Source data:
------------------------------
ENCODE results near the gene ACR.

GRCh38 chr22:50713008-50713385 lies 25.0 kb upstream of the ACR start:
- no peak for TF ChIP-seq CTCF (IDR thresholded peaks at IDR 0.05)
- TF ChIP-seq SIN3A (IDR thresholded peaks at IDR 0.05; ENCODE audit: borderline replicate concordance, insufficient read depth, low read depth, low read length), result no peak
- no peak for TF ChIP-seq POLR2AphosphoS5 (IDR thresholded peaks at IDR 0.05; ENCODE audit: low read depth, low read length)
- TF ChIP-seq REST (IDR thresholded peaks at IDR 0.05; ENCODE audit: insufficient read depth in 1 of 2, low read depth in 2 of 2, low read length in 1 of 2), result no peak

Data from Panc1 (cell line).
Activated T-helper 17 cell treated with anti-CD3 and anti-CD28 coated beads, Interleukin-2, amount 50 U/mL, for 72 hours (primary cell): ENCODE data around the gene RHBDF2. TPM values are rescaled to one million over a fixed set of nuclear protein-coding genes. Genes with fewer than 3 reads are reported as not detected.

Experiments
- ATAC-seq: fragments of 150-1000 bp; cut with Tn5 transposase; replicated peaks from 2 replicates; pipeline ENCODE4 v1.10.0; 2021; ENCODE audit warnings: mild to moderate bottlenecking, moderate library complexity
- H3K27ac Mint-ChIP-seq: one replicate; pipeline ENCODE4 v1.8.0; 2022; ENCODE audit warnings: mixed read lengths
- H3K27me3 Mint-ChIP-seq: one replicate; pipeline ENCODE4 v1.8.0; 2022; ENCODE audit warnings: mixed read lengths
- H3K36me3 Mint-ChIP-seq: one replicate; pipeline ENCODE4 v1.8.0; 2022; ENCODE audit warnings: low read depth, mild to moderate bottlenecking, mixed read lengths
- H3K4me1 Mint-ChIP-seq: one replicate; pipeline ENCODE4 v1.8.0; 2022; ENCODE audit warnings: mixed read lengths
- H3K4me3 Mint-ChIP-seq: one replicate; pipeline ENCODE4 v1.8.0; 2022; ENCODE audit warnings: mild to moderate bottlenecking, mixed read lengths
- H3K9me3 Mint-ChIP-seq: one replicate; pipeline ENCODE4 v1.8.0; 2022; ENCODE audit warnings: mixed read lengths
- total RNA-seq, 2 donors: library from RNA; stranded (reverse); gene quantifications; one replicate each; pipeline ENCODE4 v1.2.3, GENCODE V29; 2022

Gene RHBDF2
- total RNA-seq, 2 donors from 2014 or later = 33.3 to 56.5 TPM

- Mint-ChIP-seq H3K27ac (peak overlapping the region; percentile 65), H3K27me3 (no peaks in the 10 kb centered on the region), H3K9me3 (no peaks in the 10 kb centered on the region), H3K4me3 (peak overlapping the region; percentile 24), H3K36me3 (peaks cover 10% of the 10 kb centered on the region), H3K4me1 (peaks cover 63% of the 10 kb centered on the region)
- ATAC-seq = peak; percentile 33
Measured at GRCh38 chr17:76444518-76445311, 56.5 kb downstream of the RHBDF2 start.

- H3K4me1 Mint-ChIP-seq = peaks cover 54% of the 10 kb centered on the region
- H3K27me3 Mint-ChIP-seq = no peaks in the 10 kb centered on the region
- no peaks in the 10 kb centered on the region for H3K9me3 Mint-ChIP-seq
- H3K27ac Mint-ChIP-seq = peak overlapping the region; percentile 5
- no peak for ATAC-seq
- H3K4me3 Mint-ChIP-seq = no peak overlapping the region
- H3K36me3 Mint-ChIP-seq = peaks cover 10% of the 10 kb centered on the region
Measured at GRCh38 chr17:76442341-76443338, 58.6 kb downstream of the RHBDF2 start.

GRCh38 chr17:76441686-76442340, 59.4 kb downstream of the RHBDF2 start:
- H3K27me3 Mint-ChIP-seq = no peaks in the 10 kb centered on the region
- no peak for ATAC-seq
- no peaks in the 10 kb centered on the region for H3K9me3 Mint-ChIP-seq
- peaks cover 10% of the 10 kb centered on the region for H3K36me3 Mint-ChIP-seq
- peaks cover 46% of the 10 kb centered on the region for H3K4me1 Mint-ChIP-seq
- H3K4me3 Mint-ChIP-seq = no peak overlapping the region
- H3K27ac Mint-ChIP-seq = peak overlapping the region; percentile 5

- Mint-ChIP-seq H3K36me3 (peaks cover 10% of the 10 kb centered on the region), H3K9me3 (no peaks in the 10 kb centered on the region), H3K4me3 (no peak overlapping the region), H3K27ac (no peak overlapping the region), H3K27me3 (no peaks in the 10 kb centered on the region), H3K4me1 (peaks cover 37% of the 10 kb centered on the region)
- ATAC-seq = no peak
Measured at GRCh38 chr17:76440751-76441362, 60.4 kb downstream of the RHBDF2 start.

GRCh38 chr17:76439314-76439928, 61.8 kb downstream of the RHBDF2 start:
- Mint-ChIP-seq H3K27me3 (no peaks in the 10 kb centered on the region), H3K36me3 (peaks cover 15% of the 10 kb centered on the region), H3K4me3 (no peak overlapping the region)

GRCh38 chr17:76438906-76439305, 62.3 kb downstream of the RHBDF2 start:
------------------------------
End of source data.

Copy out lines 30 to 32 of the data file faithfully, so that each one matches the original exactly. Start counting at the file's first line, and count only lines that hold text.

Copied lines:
Measured at GRCh38 chr17:76442341-76443338, 58.6 kb downstream of the RHBDF2 start.

GRCh38 chr17:76441686-76442340, 59.4 kb downstream of the RHBDF2 start:
- H3K27me3 Mint-ChIP-seq = no peaks in the 10 kb centered on the region